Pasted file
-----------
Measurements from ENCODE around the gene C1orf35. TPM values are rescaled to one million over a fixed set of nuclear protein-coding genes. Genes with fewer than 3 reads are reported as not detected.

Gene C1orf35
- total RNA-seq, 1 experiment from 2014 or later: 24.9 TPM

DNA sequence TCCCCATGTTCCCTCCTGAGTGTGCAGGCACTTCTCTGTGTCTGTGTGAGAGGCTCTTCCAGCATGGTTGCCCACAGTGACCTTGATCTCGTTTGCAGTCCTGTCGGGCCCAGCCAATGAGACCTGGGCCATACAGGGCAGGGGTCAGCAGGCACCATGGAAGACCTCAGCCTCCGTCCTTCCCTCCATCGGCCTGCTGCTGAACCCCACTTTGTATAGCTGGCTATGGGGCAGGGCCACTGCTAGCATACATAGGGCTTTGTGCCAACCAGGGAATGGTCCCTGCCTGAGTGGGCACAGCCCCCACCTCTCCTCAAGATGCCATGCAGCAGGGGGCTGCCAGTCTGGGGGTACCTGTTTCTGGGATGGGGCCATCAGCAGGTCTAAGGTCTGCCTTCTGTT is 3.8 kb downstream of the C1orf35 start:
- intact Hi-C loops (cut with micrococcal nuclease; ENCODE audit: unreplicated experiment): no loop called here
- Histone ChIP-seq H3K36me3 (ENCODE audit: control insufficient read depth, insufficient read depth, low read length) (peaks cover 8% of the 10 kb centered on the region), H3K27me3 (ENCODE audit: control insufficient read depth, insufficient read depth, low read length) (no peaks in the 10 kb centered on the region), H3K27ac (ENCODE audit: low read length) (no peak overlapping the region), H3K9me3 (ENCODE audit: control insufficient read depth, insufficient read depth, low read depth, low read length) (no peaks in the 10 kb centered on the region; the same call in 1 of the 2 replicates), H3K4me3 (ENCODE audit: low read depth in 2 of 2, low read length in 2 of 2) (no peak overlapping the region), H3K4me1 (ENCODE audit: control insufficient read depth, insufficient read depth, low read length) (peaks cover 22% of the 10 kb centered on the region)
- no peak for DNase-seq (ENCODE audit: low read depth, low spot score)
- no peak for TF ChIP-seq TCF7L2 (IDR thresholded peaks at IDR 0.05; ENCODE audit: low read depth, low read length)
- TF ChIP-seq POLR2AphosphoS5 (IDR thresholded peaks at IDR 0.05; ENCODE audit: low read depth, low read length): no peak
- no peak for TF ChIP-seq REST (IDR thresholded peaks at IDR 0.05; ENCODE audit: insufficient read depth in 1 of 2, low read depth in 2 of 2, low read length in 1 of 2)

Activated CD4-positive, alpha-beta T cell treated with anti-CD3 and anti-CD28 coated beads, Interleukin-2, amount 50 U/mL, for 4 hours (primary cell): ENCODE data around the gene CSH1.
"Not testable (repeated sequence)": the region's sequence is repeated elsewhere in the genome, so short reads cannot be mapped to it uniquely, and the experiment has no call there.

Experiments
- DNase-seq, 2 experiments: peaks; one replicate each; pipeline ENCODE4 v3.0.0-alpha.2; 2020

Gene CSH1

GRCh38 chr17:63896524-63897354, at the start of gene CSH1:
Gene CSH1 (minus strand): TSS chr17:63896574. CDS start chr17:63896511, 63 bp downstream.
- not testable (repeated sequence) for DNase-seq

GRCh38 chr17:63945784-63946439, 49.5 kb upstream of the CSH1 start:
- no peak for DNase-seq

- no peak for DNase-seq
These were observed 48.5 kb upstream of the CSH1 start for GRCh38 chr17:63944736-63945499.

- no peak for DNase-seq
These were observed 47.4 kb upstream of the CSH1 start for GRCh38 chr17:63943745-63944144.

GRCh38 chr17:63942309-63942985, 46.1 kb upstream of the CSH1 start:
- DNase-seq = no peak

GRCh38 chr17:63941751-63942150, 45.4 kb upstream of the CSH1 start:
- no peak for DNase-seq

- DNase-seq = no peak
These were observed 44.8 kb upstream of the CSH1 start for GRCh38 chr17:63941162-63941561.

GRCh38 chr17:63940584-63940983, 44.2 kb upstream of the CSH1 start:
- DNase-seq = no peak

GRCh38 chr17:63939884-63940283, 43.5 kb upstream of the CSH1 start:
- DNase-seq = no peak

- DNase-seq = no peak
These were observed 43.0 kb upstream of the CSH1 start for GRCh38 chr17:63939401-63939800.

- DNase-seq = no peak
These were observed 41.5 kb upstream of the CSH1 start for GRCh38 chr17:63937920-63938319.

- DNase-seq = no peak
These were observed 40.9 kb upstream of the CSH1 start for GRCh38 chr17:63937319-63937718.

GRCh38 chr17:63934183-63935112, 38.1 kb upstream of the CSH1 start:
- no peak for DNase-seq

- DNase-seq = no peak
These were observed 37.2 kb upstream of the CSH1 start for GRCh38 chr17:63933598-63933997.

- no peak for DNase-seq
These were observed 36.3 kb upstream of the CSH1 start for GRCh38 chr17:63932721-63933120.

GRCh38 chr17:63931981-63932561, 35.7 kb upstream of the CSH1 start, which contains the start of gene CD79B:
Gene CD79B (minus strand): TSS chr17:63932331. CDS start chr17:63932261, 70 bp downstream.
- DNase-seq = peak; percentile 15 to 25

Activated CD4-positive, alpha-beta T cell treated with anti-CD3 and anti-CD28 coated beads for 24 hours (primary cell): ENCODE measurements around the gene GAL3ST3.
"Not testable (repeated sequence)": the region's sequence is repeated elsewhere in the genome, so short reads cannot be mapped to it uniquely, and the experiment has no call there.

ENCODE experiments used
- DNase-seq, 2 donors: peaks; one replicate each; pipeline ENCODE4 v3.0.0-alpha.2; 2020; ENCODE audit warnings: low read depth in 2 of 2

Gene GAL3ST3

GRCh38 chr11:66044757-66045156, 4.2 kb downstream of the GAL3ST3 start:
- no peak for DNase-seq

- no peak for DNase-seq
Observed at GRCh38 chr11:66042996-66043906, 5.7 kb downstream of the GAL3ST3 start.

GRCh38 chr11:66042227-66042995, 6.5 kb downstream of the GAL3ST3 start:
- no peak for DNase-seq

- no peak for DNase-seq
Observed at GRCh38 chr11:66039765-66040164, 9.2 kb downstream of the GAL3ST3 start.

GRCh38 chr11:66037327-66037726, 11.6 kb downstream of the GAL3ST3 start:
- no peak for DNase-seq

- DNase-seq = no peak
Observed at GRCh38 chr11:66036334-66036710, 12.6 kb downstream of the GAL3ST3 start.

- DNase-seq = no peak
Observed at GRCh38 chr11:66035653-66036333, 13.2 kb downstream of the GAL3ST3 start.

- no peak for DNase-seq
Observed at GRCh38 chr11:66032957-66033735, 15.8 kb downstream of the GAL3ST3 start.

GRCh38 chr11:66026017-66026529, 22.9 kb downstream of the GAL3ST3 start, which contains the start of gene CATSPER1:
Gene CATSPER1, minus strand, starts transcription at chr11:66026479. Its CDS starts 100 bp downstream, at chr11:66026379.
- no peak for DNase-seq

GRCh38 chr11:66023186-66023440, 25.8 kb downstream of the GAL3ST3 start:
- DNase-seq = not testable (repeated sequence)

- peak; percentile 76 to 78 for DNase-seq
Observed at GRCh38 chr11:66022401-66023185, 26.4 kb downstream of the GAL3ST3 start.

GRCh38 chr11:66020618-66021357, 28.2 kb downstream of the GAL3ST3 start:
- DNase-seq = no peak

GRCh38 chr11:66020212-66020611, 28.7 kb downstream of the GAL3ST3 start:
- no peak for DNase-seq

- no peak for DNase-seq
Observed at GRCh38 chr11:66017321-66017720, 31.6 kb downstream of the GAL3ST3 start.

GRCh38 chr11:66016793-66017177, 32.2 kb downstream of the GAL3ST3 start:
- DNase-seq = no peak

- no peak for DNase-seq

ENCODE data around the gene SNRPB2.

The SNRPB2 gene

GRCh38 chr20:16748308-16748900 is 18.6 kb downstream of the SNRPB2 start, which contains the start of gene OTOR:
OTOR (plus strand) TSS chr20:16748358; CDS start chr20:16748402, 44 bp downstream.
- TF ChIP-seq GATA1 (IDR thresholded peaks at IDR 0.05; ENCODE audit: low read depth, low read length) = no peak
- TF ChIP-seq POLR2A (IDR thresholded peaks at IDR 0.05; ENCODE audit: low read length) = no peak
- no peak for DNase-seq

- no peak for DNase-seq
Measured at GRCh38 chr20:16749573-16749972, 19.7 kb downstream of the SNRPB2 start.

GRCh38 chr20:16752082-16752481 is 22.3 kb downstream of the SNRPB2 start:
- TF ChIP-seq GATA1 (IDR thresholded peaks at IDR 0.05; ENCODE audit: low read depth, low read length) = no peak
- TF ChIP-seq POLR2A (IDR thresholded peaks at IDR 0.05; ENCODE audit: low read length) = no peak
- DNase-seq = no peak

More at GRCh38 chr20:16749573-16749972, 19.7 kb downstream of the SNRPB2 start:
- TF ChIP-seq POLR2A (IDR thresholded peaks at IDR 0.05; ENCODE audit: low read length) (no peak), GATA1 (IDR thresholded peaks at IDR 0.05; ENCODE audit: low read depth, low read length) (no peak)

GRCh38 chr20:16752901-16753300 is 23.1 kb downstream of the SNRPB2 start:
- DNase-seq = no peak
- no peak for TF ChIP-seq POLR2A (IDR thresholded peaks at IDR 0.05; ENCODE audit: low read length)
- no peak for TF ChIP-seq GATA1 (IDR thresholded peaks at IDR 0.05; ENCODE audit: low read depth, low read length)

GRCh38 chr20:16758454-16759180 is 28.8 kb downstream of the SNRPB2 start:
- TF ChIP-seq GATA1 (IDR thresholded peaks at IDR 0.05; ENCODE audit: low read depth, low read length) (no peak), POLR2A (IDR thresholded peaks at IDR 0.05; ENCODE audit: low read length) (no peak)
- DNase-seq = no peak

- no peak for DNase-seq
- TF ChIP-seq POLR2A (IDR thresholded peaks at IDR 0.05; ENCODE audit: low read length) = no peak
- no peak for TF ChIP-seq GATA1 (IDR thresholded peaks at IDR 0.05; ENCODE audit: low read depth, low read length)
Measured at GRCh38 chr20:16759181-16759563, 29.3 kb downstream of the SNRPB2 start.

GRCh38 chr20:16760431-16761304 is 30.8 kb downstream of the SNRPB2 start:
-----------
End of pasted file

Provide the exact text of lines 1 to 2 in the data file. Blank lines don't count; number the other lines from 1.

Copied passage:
Measurements from ENCODE around the gene C1orf35. TPM values are rescaled to one million over a fixed set of nuclear protein-coding genes. Genes with fewer than 3 reads are reported as not detected.

Gene C1orf35